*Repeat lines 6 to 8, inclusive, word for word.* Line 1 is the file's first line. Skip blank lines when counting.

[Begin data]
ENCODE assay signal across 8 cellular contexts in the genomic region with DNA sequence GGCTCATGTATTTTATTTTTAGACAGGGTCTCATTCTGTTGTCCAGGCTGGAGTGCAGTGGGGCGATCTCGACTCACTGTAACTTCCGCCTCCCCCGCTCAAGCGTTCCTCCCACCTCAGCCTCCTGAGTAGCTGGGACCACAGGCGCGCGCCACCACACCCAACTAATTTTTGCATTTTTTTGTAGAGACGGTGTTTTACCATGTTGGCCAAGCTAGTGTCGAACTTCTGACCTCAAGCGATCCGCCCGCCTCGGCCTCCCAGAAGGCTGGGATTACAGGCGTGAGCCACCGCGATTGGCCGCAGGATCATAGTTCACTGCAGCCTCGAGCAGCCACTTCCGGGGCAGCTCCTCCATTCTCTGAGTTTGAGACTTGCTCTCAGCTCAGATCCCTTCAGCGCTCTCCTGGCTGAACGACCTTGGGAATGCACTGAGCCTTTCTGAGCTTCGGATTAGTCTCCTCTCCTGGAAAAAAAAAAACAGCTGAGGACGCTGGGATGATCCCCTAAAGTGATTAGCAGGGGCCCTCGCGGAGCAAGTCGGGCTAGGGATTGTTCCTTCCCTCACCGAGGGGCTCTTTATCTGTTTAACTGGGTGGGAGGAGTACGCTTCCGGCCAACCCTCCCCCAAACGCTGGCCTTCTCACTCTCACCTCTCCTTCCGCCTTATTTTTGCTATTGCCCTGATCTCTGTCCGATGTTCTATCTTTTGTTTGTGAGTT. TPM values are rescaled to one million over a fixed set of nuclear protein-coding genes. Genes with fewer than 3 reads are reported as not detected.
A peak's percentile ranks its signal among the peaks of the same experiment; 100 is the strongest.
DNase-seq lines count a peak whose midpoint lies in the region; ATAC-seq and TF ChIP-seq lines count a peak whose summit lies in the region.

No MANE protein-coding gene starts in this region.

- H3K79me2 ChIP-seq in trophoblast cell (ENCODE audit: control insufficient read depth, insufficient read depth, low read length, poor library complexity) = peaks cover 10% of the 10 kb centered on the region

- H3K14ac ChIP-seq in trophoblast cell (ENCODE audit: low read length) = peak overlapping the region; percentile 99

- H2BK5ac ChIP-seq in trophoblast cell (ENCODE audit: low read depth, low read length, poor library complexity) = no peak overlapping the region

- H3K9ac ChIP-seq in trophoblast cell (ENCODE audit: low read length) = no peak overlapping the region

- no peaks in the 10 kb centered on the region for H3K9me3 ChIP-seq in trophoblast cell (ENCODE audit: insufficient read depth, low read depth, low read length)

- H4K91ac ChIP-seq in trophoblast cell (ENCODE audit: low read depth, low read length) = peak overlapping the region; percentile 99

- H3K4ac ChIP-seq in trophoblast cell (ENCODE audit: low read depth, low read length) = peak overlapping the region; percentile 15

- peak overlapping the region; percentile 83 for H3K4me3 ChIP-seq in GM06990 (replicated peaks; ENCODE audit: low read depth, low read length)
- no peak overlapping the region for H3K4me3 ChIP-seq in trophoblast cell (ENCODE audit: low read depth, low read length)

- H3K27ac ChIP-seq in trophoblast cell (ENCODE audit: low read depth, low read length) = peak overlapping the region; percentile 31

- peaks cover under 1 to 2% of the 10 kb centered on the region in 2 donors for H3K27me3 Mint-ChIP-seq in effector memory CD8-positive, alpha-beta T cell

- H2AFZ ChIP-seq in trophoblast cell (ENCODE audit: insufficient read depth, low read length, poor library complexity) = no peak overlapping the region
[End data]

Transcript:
- H3K14ac ChIP-seq in trophoblast cell (ENCODE audit: low read length) = peak overlapping the region; percentile 99

- H2BK5ac ChIP-seq in trophoblast cell (ENCODE audit: low read depth, low read length, poor library complexity) = no peak overlapping the region

- H3K9ac ChIP-seq in trophoblast cell (ENCODE audit: low read length) = no peak overlapping the region